Writer: Jonathan Hickman
Artist: Nick Pitarra
Colors: Rachelle Rosenberg
Cover: Nick Pitarra, Rachelle Rosenberg
Publisher: Image Comics
Cover Date: July 2011
Cover Price: $3.50
Title: “Learning To Fly”
In the 23rd century, humanity is fighting a new kind of battle. This battle is not only fought with hi-tech weaponry and vessels, but across time itself. A Temporal Attack Craft can engage an enemy anywhere and anywhen!
The Red Wing are the cadets who command the TAC and fight back the enemy wherever they can. All of The Red Wing carry temporal beacons so that they can be located in case they crash in a different time. The beacon also shields the cadet from the ravages of time, which will ensure their swift death. There is one major caveat – if their beacon runs out of power or the power cell is damaged, the shield disappears.
The story follows a group of cadets who use state-of-the-art technology to travel through time and battle back their enemies in an epic battle. Dominic and Valin are legacy cadets – meaning their fathers were soldiers before them – who are training for The Red Wing. Dominic’s father was presumed dead in the past. They must all take courses on the theoretic discussions of time along with their battle training, which some find overbearing. But it’s a necessary course.
We flash back to the past, a Red Wing is being overmatched and chased across time by the enemy and is forced to ditch his ship. He escapes in his pod, which contains a picture of what appears to be his wife and son – a son named Dominic – and is lost in the past. This is where his adventure begins.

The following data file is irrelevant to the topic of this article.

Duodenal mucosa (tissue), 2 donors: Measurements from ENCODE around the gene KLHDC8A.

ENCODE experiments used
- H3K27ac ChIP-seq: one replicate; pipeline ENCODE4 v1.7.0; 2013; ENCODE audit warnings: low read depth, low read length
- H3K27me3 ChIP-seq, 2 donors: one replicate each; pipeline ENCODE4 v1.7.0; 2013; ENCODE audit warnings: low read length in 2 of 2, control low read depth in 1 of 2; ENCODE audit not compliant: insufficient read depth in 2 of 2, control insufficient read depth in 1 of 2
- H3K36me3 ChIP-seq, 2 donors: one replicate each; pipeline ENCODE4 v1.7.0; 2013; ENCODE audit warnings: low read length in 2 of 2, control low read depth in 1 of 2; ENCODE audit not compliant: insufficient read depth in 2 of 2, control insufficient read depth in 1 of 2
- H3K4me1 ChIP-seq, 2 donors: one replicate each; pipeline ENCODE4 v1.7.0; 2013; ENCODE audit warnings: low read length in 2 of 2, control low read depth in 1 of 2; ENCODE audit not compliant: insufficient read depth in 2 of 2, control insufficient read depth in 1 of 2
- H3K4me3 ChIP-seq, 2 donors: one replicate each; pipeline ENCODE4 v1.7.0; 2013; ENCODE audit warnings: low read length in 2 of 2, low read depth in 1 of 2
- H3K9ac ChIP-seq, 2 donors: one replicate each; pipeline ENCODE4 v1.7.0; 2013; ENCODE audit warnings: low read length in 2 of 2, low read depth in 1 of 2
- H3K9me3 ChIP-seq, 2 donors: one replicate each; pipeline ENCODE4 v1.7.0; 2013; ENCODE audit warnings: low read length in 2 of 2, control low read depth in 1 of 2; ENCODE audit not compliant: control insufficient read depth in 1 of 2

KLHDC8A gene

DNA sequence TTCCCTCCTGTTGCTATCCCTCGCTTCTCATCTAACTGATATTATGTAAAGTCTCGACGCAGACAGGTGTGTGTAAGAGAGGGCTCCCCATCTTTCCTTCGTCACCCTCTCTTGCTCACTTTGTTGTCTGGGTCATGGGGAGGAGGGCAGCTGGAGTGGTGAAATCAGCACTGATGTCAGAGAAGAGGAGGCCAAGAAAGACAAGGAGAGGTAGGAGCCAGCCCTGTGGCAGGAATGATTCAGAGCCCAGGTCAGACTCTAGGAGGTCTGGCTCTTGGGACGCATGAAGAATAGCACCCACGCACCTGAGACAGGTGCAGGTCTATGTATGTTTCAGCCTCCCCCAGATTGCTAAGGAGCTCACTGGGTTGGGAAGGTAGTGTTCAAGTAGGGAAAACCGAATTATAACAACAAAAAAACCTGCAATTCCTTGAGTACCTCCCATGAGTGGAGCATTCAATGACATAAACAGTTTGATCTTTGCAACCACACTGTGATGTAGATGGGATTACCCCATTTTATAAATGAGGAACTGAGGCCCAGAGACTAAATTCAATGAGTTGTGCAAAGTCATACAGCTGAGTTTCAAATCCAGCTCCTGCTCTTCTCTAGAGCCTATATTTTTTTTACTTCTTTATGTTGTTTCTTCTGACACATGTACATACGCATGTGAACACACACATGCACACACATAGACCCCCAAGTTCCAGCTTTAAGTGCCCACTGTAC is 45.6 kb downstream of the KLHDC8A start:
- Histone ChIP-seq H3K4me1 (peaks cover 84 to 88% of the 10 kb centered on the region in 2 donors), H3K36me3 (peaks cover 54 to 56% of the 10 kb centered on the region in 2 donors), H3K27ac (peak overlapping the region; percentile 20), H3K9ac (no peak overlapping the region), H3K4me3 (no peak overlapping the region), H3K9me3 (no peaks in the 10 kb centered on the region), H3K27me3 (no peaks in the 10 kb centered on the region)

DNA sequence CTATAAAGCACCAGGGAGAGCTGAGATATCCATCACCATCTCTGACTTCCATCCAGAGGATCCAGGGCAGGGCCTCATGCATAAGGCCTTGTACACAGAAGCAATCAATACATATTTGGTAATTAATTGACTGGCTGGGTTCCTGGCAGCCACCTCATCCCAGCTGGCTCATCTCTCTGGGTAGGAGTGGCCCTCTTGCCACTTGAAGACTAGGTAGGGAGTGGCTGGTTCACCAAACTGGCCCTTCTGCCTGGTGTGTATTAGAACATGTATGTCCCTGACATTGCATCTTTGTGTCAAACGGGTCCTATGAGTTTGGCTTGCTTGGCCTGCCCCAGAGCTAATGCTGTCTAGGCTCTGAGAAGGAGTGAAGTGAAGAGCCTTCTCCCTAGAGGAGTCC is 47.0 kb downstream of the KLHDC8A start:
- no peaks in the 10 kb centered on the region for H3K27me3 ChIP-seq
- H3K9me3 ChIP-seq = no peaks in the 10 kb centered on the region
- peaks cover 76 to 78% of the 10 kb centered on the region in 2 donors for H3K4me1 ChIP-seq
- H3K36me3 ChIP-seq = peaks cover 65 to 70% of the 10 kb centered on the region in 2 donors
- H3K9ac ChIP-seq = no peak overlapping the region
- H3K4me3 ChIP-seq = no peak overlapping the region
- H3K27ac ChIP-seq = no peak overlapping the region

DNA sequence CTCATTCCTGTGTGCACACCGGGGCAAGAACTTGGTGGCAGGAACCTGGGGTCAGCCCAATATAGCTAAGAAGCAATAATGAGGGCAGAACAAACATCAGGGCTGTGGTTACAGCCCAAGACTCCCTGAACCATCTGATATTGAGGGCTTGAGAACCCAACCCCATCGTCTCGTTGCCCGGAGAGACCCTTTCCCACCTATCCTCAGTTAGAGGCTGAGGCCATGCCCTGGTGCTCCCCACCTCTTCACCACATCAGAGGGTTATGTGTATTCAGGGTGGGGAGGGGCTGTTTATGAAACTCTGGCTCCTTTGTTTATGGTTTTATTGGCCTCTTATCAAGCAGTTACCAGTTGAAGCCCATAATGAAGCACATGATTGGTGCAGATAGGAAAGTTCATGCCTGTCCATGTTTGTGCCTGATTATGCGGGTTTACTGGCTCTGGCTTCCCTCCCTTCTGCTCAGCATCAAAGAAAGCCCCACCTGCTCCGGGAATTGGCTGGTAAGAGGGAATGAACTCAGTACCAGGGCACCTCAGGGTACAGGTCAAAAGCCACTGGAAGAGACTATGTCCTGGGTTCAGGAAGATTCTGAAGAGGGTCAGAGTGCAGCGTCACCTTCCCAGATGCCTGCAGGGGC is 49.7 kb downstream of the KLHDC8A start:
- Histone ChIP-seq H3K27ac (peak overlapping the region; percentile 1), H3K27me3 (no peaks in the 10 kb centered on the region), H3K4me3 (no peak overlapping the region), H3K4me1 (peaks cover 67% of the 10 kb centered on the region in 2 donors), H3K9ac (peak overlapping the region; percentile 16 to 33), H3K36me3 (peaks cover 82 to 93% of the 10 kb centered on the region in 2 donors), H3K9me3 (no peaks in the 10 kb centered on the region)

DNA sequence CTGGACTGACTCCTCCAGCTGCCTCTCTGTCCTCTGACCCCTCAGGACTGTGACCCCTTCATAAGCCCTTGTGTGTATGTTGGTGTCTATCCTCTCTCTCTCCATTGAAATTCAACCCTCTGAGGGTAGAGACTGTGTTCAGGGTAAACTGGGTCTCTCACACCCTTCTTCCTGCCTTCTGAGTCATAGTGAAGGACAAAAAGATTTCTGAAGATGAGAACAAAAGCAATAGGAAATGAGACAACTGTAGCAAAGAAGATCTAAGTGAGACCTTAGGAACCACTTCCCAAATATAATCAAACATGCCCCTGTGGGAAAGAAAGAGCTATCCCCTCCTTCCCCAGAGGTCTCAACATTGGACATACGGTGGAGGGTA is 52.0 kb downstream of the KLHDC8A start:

The Red Wing by Jonathan Hickman and Nick Pitarra is very enjoyable sci-fi story. Although one can never avoid the comparisons to Star Wars and Star Trek in sci-fi stories, Hickman really makes this story his own and isn’t beholden to those clichés. There are enough technical aspects to the story to give it a foothold in science and theory, but not enough to bore the audience; I found it rather intriguing.
The art by Nick Pitarra and Rachelle Rosenberg’s coloring is very dynamic and pleasing. The style and layouts have a very rough Richard Corben-esque feel to them which lends to the futuristic aspect.
I picked up this issue not having any idea what to expect and I was pleasantly surprised! Now I can’t wait to see what happens to Dominic’s father and the others of The Red Wing. Great Job!
– The Comic Book Critic
Comic Book Critic Rating: 8.0